Laying Down the Low Voltage Groundwork

A project log for 1-Bit Vacuum Tube Computer

This is a 1-bit vacuum tube computer running at just +24V and -12V.

Usagi Electric (David)Usagi Electric (David) 10/04/2021 at 18:520 Comments

After I had decided on an architecture that I liked, it was time to figure out just how to implement that architecture. But, before I could get that far, I needed to figure out some groundwork in just how to build the system.

Traditionally, vacuum tube computers run at hundreds of volts and often use a massively wide variety of voltages. The IBM 604 Vacuum Tube computer uses +150V, +75V, -100V, -175V and -250V!

I'm a bit of a dolt though and tend to stick my fingers in the middle of circuits without really thinking. I wanted to avoid high voltages as much as possible on this build. So, I instead decided to use +24V and -12V. These specific voltages were chosen for two reasons.

First, they're super low and safe. Even at the greatest potential difference on the circuit, there is just 36V difference, which is about as harmless as it can get.

Second, it makes powering 6V heaters in series extremely easy. I can just build all my logic circuits around 2-tube or 4-tube modules and eliminate the need for a third, 6V power supply.

Here's one of my D flip flop designs. It uses 6 vacuum tubes in total. The first four tube heaters are in series and powered off the +24V supply, and the final two tube heaters are in series and powered off the -12V supply.

So, we've got our power supply squared away, but using tubes at low voltages is really unconventional and there's very little information out there about it. Most believe (initially myself included) that tubes can't operate at low voltages. However, the truth is, most tubes do pretty decently at low voltages, and there are even some tubes do really surprisingly well at low voltages.

But, I'm not mega rich, so there is definitely a budget to consider here. Meaning, I need to find the best tube for low voltage that is also still affordable in large quantities. Looking at the IBM 604, they use a variety of tubes, which range from fairly common and affordable to relatively rare and expensive now:

The 6J6 7-pin dual triode seemed to be the tube that IBM liked to use for most of the logic circuits due to how compact it was. And, while they're still decently affordable today, in large quantities they can start to get really pricey. Furthermore, I had no idea how well they would perform at low voltages. The answer was to just do a whole lot of testing on a bunch of different tubes.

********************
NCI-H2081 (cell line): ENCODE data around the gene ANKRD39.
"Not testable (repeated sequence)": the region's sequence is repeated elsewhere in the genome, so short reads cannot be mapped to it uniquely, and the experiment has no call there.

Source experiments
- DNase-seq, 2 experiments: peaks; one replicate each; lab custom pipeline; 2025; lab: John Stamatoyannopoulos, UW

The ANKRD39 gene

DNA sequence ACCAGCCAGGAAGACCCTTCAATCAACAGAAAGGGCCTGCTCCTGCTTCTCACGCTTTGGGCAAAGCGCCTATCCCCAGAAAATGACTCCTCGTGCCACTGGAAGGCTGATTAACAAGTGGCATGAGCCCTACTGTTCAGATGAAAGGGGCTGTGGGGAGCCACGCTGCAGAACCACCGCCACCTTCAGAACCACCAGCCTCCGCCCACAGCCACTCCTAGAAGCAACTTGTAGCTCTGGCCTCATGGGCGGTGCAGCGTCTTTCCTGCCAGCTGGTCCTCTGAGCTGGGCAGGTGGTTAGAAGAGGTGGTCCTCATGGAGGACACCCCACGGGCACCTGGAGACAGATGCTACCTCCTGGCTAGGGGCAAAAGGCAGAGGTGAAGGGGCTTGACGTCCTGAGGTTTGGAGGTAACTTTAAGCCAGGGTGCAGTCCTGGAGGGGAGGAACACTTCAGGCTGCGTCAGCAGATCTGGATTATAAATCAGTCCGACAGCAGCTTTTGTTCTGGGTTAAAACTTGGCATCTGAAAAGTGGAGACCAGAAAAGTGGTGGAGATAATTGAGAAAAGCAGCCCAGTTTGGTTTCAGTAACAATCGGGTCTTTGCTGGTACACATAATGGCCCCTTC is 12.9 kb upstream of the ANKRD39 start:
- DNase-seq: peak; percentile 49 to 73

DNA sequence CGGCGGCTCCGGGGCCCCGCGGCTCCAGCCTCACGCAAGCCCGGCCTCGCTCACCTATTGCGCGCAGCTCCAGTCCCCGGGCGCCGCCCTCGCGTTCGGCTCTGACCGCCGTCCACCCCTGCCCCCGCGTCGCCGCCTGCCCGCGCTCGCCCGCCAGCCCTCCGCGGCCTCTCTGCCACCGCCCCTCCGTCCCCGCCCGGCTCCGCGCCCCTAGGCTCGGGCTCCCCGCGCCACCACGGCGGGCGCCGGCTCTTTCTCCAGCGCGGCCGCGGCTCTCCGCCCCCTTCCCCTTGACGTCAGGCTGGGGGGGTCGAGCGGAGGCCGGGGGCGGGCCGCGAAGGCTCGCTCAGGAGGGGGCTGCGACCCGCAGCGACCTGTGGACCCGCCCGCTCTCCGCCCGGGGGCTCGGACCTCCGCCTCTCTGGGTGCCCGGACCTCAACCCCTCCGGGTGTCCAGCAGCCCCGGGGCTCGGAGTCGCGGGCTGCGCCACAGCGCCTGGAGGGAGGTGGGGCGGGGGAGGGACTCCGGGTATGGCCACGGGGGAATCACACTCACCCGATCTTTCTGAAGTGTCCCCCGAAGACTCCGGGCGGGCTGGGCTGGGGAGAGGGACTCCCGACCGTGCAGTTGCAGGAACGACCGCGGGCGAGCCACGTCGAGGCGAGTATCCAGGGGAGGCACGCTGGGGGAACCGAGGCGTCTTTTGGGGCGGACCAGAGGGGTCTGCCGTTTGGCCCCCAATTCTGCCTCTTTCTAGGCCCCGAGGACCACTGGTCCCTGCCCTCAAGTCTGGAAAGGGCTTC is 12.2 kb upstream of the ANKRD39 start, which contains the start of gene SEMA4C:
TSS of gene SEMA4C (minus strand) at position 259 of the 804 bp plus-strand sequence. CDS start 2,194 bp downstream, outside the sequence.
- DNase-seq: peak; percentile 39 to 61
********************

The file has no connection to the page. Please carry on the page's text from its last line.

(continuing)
I ordered a couple random tube lots off of eBay that had a wide array of tubes (including the 6J6). But, now that I had the tubes, I had to figure out how to test them at low voltages. The IBM 604 built nearly everything out of one fundamental building block: the inverter.

A large resistor on the plate, the cathode connected directly to ground, and a resistor divider on the grid biased to a negative voltage. So, all I needed to do was take this circuit and modify it work well at low voltages, and then test all my different types of tubes in that design to see how well they performed. Here's the inverter circuit I came up with that formed the very basis of everything I built:

You can see it's nearly identical to the IBM inverter. All I've changed are the resistor values and the supply voltages. Next, to do proper testing, instead of a switch as the input, I used a potentiometer so I could set the grid voltage at a specific level and measure the output voltage at the plate. After hours of testing, I came up with some pretty interesting results!



As you can see, there's quite a large difference in behavior between pentodes and triodes. Pentodes tend to transition from cutoff (no electron flow) to saturation (max electron flow) very quickly, which is excellent for digital circuits. However, triodes have a much longer, more linear transition, which makes them excellent for audio use, but not ideal for computing use.

Now, IBM used the 6J6 dual triode tube, but they had a lot more voltage to work with, so I believe the longer transition was less of a worry. However, since I have so little voltage to work with, the faster the transition, the better. And, in a serendipitous coincidence, the 6AU6 pentode seemed to be the absolute best pentode for this type of low voltage operation. I say serendipitous because the 6AU6 is also one of the most ubiquitous and cheapest tubes available!

Alright! Now, we've got our tube, we've got our basic inverter design, and we've got our power supply all figured out. Now, it's time to figure out how to go about building a computer from these fundamental building blocks!